I love dakgalbi. My first proper meal in Korea was dakgalbi; it is my ultimate comfort food and something I never get tired of. So, naturally, when I came across a place offering dakgalbi with cheese, I was almost ecstatic. I miss cheese, people. I am well aware that Korea is no Europe, and real cheese in Korea is almost as expensive as gold. Desperate time calls for desperate measures, meaning that when I am in dire need of cheese, that white, synthetic, plastic-kind-of-but-not-too-gross cheese is not too bad. Mind you, I say NO NEIN NEE 아니 to that yellow cheese pathetically sitting on top of those semi-hamburgers and sandwiches. The white cheese, however, I can deal with on a not so regular basis.
Strangely enough, cheese dakgalbi proved to be more than satisfying a feast. And I don’t think it was just because I was desperate.
Cheese dakgalbi is a new invention. 2 months ago, I think, at 고찌비 in Sinchon, there was only one type of food on menu. It is called 고찌비 (고/go for gogi = meat; 찌/jji for jjigae = stew; and 비/bi = bibimbab = if you don’t know it you are at a wrong blog) where you pay 15000 KRW for 2, or 21000 KRW for 3 etc for a pan of thinly sliced beef, jjigae (kimchi or dwaenjang or sundubu jjigae), and unlimited self-service bibimbab. However, to catch up with the new trend of meat-with-cheese that is washing over this city, 고찌비 had to evolve itself with a novel dish called cheese dakgalbi 치즈 닭갈비. At first it may sound not quite right, but once our pan came to the table, we immediately surrendered our doubts to the amazing smell of marinated chicken and tantalizing melting cheese:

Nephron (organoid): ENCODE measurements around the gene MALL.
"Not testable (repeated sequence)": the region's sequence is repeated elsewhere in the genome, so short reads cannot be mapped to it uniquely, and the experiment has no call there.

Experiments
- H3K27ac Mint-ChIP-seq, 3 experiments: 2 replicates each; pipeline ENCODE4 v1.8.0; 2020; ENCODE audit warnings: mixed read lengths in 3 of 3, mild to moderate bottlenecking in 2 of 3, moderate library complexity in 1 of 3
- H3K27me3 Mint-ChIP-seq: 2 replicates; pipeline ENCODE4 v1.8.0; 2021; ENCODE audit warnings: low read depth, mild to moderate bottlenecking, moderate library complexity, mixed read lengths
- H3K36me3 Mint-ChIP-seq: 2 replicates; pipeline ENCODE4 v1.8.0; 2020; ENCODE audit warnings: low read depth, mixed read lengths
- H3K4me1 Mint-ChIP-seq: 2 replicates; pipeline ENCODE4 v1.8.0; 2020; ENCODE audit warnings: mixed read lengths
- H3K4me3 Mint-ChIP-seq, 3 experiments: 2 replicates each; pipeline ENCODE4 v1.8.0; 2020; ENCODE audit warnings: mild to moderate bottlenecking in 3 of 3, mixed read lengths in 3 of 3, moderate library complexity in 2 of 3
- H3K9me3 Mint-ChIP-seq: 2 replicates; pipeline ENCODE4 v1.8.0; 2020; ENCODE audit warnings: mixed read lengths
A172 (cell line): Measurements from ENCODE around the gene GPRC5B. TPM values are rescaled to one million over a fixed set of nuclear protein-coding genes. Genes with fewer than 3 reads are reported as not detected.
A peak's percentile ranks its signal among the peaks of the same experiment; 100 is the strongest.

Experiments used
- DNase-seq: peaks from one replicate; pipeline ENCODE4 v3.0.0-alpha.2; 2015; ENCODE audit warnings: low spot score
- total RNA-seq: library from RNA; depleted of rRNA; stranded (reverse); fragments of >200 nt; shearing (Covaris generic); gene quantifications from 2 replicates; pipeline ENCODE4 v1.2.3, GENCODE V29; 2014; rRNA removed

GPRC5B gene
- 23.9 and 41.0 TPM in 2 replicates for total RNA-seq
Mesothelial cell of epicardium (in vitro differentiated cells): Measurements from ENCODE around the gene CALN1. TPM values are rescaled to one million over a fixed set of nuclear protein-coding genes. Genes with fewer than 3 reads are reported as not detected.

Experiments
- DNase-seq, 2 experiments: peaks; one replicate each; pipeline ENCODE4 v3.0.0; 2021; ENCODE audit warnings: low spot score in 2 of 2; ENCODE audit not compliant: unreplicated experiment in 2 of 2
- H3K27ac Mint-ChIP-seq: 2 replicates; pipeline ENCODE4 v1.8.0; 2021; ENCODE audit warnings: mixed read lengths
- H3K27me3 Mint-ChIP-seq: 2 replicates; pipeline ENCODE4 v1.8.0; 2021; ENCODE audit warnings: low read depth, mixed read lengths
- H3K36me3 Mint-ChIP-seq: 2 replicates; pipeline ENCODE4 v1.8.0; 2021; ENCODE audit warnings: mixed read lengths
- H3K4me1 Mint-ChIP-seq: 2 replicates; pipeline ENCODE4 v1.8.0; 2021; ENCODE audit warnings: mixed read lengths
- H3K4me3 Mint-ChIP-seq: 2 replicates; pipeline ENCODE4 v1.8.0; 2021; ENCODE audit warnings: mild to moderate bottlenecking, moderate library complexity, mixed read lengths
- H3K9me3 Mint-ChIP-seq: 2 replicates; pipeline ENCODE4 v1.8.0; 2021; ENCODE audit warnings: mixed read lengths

The meat was not sensational, but tasted quite good. It was not really dakgalbi, but less spicy, less aggressively seasoned and resembled your standard yangneom (marinated) chicken you can easily find in any fried chicken houses. At least the protein was juicy and tender and tasted quite nice on its own.
But why eat the chicken on its own while you have melted cheese to pair with?
Calorie-ladden, excessively fat and with every bite the guilt in me mounted high as Kilimanjaro but I didn’t care.
At 12000 KRW per person, you might think that it is not cheap. Indeed, I don’t usually pay more than 10000 KRW for a meal, being a poor college students coming from a middle-class family, yet 고찌비’s portion is generous. Apart from the cheese dakgalbi, you have access to unlimited banchan, where they offer not only those standard varieties of kimchi, but also MUSHROOMS. I mean, mushroom? Pure luxury. The best part is that you can also make your own bibimbab, using free rice & banchan to create a bowl of that ultimate Korean comfort food for yourself. Don’t make too big a bibim bowl, though, for the cheese dakgalbi is very, very filling.
고찌비 is accesible from Sinchon station. The resto is a bit hidden though, it is located next to Innisfree, near Choi’s Tacos and almost opposite to Artbox.